Summary of Findings
Dramatic events in London and Scotland last week attracted a large news audience. Roughly a third of the public paid very close attention to news that British police had found and defused two car bombs in London, and another 31% followed the story fairly closely. Fully 21% said this was the single news story they followed more closely than any other — making it the most closely followed news story of the week.1 Interest in the attempted bombings did not reach the level of last summer’s major terrorism scare. In August 2006, 54% of the public paid very close attention to news about a foiled plot to blow up planes flying from England to the U.S. using liquid explosives.
Last week’s events in the United Kingdom received a substantial amount of news coverage in the U.S. Although the story did not break until Friday morning, it was the fourth most heavily covered news story of the week, accounting for 5% of the overall coverage. For Friday alone, the London story represented 27% of the news coverage for all sectors and 63% of cable news.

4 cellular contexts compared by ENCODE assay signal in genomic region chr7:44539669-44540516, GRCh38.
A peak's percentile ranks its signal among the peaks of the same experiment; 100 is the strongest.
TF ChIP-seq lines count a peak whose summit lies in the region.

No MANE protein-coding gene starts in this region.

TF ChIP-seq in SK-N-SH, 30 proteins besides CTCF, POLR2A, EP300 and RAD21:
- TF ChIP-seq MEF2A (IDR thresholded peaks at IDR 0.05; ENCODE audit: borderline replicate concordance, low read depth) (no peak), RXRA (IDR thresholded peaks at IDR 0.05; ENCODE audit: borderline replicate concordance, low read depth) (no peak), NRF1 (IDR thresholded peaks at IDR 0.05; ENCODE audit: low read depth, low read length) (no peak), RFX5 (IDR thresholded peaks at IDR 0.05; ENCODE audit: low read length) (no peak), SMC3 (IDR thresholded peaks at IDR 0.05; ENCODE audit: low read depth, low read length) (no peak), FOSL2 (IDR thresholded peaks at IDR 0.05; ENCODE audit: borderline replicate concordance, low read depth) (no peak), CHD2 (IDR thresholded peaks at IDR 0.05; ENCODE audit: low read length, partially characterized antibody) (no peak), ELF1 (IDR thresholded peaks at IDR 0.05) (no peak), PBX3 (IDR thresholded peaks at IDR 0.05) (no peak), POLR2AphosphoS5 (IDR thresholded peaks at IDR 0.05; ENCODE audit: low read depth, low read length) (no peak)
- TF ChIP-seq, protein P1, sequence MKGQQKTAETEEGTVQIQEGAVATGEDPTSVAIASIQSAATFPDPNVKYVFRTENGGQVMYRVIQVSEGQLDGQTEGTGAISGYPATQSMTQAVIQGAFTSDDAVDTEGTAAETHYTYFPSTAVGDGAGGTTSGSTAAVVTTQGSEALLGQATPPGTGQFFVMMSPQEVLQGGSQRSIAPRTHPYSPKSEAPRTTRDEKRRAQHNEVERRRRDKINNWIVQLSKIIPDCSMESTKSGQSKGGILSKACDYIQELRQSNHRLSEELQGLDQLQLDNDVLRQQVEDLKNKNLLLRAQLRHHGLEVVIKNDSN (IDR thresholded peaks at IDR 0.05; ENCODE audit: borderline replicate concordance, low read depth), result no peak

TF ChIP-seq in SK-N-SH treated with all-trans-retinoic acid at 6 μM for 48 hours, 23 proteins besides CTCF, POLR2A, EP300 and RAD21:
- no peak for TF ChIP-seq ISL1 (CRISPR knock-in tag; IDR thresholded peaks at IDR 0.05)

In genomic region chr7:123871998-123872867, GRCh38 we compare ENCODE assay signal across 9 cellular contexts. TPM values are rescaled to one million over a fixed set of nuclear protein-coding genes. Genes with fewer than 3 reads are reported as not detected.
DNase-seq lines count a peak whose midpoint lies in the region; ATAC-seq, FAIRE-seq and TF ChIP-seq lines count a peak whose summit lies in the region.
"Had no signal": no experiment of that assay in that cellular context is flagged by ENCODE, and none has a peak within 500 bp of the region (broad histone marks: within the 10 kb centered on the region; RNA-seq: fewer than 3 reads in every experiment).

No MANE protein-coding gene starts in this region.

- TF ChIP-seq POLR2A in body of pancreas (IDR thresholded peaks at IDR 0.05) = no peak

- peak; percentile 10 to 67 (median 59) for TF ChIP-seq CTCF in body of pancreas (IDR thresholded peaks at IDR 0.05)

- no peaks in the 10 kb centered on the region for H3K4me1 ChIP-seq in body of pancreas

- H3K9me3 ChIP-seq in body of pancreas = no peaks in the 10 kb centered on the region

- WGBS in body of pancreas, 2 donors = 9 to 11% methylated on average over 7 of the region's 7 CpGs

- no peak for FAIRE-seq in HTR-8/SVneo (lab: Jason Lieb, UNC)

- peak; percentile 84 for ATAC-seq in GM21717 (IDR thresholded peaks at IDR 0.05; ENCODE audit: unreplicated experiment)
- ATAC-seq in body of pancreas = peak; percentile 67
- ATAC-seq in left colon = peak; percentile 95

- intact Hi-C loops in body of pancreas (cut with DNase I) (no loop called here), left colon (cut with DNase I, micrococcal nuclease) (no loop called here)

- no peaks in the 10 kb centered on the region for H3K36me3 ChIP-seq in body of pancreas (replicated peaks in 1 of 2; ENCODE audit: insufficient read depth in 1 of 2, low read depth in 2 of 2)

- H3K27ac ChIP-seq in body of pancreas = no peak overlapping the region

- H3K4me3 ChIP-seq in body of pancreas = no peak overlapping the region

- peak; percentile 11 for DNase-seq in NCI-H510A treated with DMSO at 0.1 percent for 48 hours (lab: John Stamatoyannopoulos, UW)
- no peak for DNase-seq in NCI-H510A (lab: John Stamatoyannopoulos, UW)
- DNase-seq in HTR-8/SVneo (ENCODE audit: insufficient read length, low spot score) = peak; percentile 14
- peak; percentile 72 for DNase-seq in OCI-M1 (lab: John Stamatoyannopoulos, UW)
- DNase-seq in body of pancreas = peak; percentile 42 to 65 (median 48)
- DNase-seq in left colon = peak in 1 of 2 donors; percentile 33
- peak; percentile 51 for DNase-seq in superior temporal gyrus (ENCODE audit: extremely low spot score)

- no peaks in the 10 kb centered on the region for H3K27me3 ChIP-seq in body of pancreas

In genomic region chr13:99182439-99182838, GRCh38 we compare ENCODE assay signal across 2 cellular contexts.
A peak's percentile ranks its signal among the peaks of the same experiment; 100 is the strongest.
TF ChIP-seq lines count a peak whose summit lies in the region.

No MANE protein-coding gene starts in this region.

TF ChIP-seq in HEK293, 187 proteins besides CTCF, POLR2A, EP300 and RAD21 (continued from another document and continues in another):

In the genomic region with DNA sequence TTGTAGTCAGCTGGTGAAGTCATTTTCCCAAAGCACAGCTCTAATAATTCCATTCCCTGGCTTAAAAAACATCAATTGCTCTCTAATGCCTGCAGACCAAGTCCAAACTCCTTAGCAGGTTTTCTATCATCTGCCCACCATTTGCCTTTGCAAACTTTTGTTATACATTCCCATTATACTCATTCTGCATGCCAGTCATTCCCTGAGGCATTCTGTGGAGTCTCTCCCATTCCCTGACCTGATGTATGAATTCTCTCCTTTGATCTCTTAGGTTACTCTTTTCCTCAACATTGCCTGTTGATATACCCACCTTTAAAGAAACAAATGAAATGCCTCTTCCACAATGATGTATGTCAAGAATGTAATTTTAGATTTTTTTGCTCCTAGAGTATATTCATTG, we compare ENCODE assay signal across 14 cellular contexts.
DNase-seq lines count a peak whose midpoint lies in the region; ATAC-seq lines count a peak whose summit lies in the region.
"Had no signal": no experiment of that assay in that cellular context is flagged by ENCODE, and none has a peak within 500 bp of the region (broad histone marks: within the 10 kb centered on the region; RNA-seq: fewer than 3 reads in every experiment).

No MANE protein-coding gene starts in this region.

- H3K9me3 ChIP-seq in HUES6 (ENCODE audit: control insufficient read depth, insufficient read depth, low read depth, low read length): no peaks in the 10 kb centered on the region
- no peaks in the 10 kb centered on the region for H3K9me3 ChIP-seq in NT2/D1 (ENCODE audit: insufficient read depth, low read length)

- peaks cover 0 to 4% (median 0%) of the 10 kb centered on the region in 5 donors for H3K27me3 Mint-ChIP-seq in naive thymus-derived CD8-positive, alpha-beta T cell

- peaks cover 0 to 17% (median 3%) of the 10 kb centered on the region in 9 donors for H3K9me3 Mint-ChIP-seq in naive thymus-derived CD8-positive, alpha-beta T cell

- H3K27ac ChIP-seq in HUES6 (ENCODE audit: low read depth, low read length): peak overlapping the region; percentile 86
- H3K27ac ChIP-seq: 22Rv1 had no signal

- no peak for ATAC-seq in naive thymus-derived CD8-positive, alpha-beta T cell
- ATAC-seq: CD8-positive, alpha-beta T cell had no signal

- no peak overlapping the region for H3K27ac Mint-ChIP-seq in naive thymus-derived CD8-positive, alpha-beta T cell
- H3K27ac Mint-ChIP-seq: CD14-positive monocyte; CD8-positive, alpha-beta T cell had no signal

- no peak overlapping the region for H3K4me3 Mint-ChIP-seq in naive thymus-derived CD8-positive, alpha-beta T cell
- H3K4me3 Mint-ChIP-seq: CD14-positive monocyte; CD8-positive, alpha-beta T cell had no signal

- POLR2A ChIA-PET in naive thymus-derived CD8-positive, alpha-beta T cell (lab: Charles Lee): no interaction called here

A large segment of the public remained focused on the Iraq war last week: 32% followed the situation in Iraq very closely and 19% listed this as their most closely followed story.
The demise of the immigration reform bill was the most heavily covered news story of the week — 12% of the overall newshole was devoted to this story. Roughly a quarter of the public followed the immigration debate very closely and 14% listed it as their most closely followed story. Until last week, roughly equal proportions of Democrats and Republicans were following the immigration debate. However, as the controversial legislation collapsed in the Senate, Republicans paid much closer attention than did Democrats (32% followed very closely vs. 19% of Democrats).
News about safety issues involving food and other products from China attracted a moderate audience despite relatively little coverage (1% of the newshole for the week). One-in-four Americans paid very close attention to this unfolding story and 9% said it was the story they followed most closely. In recent weeks, Chinese products including certain brands of toys, toothpaste and seafood have either been recalled or banned. This comes on the heels of the largest pet food recall in U.S. history earlier this year.